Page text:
where i = 1, …, n is the number of trials, and Fi(f, t) is the spectral estimation of the ith trial at frequency f and time t (29). Short-time Fourier transform (STFT) was used to perform time-frequency analysis with a Hanning window. The number of windows was set to 200 with the length of 512 points. ERSP was calculated using 30 trials of data and the data length was 10 s for each trial, with 2 s before movement onset and 8 s after (1-s flexing, 5-s holding, 1-s relaxing and 1-s resting). Baseline-normalized ERSP was calculated relative to the baseline period (before movement onset).

In order to investigate the difference of brain oscillation before and after NMES, the ERD at C3 within 1 s after the movement onset was extracted as follows:

ERD(f)=t=0s1sERSP(f,t)    (11)

The first second after movement onset indicated the wrist flexion period, excluding the holding part.

Statistical Analysis

All the features mentioned above before and after NMES, including the maximal values and areas of Cohs, CoGf, and ERD values, were compared with Wilcoxon signed rank test. The significance was calculated two-tailed. For the CoGf, only data with significant coherence both before and after NMES were considered.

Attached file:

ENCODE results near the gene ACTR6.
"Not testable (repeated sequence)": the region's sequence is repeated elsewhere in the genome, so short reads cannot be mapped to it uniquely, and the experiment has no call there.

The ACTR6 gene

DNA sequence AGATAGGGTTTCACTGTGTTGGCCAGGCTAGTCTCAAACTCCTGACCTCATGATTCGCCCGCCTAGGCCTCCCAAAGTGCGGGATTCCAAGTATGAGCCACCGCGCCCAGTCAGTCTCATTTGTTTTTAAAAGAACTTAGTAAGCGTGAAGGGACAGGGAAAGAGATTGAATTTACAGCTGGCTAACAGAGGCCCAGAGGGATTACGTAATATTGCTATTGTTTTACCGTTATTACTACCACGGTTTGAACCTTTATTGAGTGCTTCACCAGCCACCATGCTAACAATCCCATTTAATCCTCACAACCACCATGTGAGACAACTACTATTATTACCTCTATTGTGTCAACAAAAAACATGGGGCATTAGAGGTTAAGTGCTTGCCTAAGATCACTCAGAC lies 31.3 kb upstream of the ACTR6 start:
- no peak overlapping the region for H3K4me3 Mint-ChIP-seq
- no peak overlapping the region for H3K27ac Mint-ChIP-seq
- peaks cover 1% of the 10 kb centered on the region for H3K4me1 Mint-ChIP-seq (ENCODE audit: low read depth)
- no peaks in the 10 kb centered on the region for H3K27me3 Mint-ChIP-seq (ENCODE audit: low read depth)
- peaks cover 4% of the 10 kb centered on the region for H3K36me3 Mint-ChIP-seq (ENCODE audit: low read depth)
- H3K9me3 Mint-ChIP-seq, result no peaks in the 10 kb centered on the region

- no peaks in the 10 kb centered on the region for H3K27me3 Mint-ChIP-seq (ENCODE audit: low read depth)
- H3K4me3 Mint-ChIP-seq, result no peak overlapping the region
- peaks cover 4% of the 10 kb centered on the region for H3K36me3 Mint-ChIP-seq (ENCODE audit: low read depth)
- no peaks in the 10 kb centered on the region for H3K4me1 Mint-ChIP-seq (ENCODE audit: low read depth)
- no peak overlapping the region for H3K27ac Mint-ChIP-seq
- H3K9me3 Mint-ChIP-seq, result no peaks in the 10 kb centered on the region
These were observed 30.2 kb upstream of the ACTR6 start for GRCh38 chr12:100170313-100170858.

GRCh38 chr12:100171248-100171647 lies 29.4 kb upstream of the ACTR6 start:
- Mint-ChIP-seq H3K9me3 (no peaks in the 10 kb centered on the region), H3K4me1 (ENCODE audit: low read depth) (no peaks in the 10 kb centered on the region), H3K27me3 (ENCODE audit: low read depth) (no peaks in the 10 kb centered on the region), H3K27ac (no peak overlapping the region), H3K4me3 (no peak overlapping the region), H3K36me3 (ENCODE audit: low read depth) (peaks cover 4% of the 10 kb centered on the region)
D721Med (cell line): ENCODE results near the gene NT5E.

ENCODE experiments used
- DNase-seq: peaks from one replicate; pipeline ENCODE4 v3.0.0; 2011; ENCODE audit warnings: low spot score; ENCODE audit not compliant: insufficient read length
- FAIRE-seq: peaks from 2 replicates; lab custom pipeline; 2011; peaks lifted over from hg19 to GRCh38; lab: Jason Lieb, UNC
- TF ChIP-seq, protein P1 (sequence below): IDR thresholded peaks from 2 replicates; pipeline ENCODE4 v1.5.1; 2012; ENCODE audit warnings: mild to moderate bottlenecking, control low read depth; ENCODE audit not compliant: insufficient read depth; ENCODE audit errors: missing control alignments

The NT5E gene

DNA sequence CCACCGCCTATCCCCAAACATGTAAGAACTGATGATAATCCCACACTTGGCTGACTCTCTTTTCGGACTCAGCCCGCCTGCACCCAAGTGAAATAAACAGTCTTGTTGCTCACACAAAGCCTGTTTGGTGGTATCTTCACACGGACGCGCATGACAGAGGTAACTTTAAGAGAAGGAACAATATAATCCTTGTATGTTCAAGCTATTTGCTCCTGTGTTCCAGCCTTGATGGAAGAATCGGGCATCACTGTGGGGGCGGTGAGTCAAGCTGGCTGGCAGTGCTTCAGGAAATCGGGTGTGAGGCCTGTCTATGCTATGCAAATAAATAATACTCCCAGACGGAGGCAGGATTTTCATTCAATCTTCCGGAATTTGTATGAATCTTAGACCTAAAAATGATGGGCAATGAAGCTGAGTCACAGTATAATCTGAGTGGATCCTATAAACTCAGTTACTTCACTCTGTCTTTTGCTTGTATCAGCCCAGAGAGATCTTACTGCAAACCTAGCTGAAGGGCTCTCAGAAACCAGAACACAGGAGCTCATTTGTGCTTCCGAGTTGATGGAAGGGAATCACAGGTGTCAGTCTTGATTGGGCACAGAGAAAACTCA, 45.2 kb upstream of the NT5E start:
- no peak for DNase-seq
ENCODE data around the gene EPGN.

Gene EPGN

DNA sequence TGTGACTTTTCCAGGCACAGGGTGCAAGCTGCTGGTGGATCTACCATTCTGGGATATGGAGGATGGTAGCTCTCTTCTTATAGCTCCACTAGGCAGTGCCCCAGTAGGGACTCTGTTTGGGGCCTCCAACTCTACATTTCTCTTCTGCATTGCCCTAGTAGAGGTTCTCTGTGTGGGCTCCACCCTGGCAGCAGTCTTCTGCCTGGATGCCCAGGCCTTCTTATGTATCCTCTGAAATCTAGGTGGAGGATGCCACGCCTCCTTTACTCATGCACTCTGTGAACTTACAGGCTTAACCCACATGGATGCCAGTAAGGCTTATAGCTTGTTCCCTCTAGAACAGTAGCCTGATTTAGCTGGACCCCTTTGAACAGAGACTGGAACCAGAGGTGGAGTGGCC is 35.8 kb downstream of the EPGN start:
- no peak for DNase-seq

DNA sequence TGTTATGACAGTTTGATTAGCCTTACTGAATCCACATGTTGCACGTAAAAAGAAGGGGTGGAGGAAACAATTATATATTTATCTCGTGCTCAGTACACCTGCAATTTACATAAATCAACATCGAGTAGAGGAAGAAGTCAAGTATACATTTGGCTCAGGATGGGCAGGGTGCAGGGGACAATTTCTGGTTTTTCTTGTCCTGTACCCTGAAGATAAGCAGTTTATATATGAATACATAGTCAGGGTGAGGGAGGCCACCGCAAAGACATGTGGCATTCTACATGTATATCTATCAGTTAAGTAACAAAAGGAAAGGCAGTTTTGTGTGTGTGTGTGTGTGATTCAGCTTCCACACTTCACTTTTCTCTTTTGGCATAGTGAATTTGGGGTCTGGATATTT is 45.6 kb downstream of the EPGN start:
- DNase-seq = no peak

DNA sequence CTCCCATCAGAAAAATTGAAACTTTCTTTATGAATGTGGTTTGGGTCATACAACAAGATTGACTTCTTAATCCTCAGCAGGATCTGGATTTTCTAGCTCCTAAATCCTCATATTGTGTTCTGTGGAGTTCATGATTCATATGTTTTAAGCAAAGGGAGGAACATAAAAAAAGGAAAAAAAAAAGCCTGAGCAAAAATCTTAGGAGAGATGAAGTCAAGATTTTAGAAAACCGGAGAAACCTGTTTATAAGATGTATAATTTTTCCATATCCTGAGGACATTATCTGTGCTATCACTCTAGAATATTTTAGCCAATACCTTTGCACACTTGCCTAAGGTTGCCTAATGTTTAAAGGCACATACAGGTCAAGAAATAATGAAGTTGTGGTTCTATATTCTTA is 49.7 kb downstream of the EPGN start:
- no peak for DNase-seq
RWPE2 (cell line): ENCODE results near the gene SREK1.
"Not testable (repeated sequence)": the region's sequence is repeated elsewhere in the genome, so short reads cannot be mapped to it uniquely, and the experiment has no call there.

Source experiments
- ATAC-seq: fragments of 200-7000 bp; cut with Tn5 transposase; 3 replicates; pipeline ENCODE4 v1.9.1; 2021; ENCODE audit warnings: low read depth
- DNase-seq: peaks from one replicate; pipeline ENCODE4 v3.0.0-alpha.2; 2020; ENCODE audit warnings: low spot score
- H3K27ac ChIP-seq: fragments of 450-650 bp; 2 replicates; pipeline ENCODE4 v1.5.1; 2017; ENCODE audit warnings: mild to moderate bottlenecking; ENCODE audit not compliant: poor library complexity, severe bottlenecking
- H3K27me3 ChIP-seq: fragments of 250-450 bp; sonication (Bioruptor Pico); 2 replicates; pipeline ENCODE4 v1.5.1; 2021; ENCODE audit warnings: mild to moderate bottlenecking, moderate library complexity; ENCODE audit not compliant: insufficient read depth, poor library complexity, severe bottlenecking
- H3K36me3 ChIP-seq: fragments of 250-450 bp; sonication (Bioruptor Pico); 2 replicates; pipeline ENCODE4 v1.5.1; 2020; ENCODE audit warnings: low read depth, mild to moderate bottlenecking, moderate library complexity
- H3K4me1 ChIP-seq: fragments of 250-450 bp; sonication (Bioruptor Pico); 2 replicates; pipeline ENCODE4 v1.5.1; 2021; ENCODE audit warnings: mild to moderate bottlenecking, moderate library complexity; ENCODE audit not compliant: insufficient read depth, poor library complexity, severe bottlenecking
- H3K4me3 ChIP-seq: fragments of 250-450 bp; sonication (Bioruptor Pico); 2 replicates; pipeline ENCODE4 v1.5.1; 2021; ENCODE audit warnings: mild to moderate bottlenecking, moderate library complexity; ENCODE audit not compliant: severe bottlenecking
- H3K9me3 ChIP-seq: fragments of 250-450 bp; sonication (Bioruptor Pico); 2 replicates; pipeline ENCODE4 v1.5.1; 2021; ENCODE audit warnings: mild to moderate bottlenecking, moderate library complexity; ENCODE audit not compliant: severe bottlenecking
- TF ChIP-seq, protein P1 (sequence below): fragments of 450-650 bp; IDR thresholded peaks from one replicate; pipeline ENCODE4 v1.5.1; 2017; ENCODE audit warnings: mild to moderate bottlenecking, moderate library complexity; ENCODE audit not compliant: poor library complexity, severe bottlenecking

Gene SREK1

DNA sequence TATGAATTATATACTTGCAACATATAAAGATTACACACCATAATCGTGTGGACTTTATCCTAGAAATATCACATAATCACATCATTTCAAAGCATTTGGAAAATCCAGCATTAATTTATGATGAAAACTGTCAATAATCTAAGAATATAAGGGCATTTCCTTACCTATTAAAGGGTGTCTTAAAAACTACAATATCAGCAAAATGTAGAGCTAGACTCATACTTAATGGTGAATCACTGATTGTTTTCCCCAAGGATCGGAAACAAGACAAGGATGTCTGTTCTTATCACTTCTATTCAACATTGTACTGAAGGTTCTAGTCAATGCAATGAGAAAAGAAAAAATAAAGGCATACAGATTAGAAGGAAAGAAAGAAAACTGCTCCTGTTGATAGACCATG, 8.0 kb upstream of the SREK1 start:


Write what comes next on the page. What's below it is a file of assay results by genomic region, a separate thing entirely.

Results

CMC

We calculated the EEG-EMG coherence of all the subjects. The C3 EEG-EMG coherence before (blue line) and after (red line) NMES of each participant is listed in Figure 3. There were some participants who did not present significant EEG-EMG coherence before or after NMES, such as P9, P11, P12, and P13.

FIGURE 3
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Figure 3. EEG-EMG coherence. P1 to P13 indicate Participant 1 to Participant 13, the blue line indicates coherence before NMES, while the red line indicates coherence after NMES.

The grand average of significant coherence is shown in Figure 4. The peak values of mean coherence after NMES were larger than those before NMES in Figures 4AC. It was obvious that NMES had different influence on these three channels of coherence. The maximal values and areas of significant coherence (listed in Table 1) were calculated for further statistical analysis. The Wilcoxon signed rank test was used and the result indicated in Table 2 that the maximal value and area of significant coherence for C3 EEG-EMG coherence after NMES was significantly larger than those before NMES (Max: p = 0.0020; Area: p = 0.0098). Although areas of C1 and C5 EEG-EMG coherence after NMES also increased, there was no significant difference.